The term Zionist Girl puts me in mind immediately of the sturdy rosy-cheeked antiHolocaust antivictim of the early Palestine Propaganda posters.
But when I got called that in a "conversation" (I use this word loosely, very) on facebook, it wasn't meant fondly, nostalgically, as a compliment, or even a matter-of-fact description; rather, it was offered as a scathing indictment, as sneering as any indictment could be.
A "friend" of mine (and again I use this word loosely, very) posted a speech of Mandela's about the wickedness of Israeli policy toward Palestinians. Said friend likes to post a great deal about Israeli Apartheid. I had held my tongue, but finally commented, one short paragraph, uttering that fateful word, the word that never fails to unleash the hellhounds of anti-Israel absolutism: "antisemitic." (let me add, I really won't weigh in on whether or not I think Mandela was antisemitic, I wouldn't have the energy; it was the repeated and pointed posting of anti-Jewish State material that seemed suspect). Anyway, there followed a virtual firestorm of anger toward me.
The immediate reply to my comment was typical: "anti-Zionist doesn't mean antisemitic."
To which I say: anti-Zionist doesn't mean antisemitic. Except when it does.
A German chick called me "stupid," after which ad hominem attack I left the conversation. But being the compulsive person that I am, I snuck back to the scene under cover of the deepest night to see how the thread unfolded.
It was not so much an unfolding as a foaming-mouthed effigy burning. Having never before been burned in effigy (or called a Zionist Girl, or, for that matter, been called Girl much at all recently--that went out at the same time as "Miss" was replaced by "Ma'am," but that's a whole other story of heartache), my interest was greatly piqued.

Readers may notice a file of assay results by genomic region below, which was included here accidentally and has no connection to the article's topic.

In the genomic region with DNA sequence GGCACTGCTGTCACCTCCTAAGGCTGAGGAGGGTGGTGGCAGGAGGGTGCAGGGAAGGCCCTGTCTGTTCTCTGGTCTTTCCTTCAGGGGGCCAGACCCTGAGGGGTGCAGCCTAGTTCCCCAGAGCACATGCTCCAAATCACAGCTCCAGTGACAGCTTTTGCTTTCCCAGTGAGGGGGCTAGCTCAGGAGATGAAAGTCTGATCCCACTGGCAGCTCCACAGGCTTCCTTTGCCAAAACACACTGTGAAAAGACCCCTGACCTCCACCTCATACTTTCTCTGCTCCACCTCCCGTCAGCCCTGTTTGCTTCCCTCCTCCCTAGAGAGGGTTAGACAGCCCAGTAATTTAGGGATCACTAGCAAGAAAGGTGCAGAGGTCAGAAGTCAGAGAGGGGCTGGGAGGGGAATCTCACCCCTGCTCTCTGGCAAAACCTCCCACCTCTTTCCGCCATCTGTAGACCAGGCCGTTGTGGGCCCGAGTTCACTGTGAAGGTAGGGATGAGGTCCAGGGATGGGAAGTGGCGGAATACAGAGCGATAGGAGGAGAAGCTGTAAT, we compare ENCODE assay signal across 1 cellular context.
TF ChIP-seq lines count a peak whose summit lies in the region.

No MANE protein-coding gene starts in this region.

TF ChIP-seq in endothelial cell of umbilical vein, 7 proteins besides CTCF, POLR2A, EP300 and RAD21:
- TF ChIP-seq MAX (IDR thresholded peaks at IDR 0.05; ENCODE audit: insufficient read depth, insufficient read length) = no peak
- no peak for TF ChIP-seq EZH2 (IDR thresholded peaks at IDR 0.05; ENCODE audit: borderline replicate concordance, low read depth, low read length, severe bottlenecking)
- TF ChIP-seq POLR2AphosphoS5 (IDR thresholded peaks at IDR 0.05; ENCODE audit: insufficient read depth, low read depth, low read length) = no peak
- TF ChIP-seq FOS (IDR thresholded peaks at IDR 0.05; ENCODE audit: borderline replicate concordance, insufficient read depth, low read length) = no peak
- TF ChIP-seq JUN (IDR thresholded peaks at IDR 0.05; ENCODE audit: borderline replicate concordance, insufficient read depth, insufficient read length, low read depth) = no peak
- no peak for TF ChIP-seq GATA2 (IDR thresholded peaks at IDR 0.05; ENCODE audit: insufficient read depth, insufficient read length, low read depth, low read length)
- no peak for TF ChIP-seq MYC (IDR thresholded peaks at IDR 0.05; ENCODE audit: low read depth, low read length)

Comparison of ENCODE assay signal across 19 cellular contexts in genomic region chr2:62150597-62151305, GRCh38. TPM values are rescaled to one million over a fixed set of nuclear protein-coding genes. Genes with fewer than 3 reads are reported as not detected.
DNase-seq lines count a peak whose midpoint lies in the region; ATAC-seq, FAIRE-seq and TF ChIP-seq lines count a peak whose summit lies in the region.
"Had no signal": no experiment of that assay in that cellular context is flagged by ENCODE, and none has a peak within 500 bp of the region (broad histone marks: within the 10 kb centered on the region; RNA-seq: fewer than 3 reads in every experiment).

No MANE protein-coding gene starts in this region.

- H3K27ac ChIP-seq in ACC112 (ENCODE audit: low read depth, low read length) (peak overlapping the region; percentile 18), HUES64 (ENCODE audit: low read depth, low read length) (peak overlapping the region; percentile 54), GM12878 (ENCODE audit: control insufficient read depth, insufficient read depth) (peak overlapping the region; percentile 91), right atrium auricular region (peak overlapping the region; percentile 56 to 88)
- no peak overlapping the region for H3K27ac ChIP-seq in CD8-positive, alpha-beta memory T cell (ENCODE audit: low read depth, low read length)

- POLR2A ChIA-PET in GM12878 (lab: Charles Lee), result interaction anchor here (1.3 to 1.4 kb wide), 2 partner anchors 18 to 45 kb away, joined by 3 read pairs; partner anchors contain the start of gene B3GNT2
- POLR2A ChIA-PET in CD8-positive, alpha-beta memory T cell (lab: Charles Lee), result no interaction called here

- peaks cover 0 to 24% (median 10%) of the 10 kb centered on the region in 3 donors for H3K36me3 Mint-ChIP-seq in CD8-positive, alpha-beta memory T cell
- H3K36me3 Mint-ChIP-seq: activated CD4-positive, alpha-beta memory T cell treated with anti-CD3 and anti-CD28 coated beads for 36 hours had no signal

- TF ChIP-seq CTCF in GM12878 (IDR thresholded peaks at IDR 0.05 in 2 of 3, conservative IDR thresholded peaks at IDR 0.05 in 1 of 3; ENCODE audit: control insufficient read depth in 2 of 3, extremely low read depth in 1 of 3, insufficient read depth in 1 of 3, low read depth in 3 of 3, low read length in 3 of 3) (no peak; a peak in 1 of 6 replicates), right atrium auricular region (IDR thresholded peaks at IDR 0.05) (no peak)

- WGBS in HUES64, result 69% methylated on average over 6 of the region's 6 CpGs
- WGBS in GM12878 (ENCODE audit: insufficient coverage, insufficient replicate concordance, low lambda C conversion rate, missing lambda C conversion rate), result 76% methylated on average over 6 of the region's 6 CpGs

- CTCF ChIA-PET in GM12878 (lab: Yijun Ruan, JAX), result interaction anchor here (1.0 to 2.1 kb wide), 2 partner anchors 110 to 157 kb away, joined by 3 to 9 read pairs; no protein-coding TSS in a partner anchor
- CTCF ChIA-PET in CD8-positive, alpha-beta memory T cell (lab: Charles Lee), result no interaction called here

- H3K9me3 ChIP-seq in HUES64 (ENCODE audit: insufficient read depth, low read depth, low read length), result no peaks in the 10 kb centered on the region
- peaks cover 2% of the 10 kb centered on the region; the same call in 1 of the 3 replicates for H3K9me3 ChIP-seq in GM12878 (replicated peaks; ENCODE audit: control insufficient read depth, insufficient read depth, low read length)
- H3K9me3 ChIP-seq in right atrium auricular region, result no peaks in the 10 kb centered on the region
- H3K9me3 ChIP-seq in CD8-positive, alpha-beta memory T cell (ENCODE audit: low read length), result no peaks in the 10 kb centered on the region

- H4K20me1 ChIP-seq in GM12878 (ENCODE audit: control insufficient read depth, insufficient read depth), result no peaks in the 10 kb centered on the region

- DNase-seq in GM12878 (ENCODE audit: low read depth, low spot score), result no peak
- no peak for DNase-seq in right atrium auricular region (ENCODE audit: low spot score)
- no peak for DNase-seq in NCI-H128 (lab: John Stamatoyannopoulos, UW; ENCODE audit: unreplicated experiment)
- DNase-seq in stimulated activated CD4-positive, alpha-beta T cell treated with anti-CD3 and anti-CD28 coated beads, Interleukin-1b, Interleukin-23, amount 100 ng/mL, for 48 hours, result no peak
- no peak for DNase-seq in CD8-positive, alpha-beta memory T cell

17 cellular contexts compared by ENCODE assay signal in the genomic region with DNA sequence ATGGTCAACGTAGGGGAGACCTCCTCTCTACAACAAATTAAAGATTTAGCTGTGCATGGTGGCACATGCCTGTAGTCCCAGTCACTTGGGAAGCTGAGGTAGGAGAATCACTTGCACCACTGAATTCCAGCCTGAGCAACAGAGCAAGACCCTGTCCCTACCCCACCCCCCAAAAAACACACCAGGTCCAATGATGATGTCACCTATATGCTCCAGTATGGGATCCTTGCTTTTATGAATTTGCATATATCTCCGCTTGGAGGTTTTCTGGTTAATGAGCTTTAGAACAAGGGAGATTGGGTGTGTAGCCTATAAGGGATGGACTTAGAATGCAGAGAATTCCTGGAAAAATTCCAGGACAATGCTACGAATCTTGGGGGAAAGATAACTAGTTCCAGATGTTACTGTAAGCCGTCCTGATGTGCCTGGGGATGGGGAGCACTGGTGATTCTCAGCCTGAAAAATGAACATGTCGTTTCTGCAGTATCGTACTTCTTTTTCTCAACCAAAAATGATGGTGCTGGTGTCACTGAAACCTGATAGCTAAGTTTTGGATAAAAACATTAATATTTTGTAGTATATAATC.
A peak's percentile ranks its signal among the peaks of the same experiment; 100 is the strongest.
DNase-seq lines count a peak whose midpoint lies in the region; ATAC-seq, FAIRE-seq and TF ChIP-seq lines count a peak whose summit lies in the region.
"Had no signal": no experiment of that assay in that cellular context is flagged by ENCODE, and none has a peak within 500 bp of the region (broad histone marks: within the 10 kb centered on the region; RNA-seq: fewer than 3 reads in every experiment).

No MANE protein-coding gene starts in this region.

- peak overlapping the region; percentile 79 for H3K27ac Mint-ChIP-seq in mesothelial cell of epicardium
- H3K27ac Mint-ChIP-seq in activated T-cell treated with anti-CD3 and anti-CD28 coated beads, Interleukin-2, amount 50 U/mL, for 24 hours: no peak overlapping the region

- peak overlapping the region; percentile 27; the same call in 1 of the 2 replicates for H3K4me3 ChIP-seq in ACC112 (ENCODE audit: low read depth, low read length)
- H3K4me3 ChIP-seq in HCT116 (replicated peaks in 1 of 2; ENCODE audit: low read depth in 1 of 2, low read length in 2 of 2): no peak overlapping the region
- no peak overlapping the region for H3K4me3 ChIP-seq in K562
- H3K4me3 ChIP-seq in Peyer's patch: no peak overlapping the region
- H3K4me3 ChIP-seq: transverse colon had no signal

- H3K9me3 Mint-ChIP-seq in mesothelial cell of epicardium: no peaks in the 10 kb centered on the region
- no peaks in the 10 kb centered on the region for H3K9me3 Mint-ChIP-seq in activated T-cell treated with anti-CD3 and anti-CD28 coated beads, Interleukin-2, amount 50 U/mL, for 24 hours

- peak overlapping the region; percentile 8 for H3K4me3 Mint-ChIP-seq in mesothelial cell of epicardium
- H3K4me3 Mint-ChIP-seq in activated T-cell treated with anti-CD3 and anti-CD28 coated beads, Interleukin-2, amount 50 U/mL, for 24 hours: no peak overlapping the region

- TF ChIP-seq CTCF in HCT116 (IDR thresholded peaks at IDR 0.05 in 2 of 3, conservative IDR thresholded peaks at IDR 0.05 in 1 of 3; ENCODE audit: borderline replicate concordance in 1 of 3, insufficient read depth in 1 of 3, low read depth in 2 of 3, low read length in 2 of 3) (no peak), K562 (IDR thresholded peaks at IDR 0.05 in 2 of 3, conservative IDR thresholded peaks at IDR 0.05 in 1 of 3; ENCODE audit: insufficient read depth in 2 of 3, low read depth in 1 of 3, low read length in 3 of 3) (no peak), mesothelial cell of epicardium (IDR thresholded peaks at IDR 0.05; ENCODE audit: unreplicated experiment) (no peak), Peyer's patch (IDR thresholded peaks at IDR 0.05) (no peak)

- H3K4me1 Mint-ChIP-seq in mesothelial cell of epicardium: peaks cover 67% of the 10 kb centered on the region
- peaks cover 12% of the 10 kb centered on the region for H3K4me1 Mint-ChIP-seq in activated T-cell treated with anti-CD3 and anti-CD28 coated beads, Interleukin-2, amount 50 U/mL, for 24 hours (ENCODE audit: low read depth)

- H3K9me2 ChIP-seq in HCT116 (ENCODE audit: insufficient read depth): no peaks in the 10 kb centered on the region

The discussion can be boiled down handily: "That Zionist Girl can't handle the truth of Israeli Apartheid. She is racist. She is ignorant. And she left the conversation because she can't defend the indefensible." There were several people agreeing on these talking points. Angry people.
First let me say, this isn't exactly about specific Israeli politics, only tangentially. Or symbolically.
The problem is:
a lone Jew speaking up in a hostile crowd of people who are angry at the Jewish State and not just its policies but, I would argue, its very existence. The problem is that surge of intense disgust/ire that passes for discussion. The problem is the rapidity with which this discussion degenerates into an attack on that lone Eponymous Jew. The problem is tone and meta-message. The problem is a lack of self-awareness in the angry mob.
The thread, after I left it, was notable for one glaring characteristic: a repeated use of the words "Jew" and "Jewish," coupled with the words "racist" and "fascist" in a simmering and barely contained group rage. The term "Zionist," opaquely layered, quite obviously, with the word "Jew."
People get exercised on social media sites all the time. But this felt different, it felt more significant and far more threatening than anything I have experienced before. It left me nearly shaking, teary-eyed and scared.
There is a real darkness in that moment when you realize you are the only one of your Kind in a group, when that group calls you by the name of your Kind, and that name is spoken like a curse. That darkness presses in on you. You can feel it in your very bones. It isn't paranoia and it isn't over-sensitivity. It's a truth that can only be known in the feeling of it, a truth as old as old mass graves and charred prayerbooks. And even older still.